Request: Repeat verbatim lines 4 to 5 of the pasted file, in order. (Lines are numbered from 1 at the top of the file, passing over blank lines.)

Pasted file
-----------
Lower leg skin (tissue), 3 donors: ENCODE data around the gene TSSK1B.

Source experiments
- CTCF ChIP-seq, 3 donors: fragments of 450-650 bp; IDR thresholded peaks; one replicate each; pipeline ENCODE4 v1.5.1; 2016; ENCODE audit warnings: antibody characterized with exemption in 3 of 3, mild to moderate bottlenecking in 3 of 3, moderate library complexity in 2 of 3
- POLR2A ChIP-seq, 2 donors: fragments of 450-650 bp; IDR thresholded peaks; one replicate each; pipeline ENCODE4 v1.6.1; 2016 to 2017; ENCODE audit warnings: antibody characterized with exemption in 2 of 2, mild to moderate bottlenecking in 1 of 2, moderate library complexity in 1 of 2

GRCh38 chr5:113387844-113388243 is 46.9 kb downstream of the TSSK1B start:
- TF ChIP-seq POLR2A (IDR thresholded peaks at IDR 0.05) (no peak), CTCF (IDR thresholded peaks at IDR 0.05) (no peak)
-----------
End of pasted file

- POLR2A ChIP-seq, 2 donors: fragments of 450-650 bp; IDR thresholded peaks; one replicate each; pipeline ENCODE4 v1.6.1; 2016 to 2017; ENCODE audit warnings: antibody characterized with exemption in 2 of 2, mild to moderate bottlenecking in 1 of 2, moderate library complexity in 1 of 2

GRCh38 chr5:113387844-113388243 is 46.9 kb downstream of the TSSK1B start: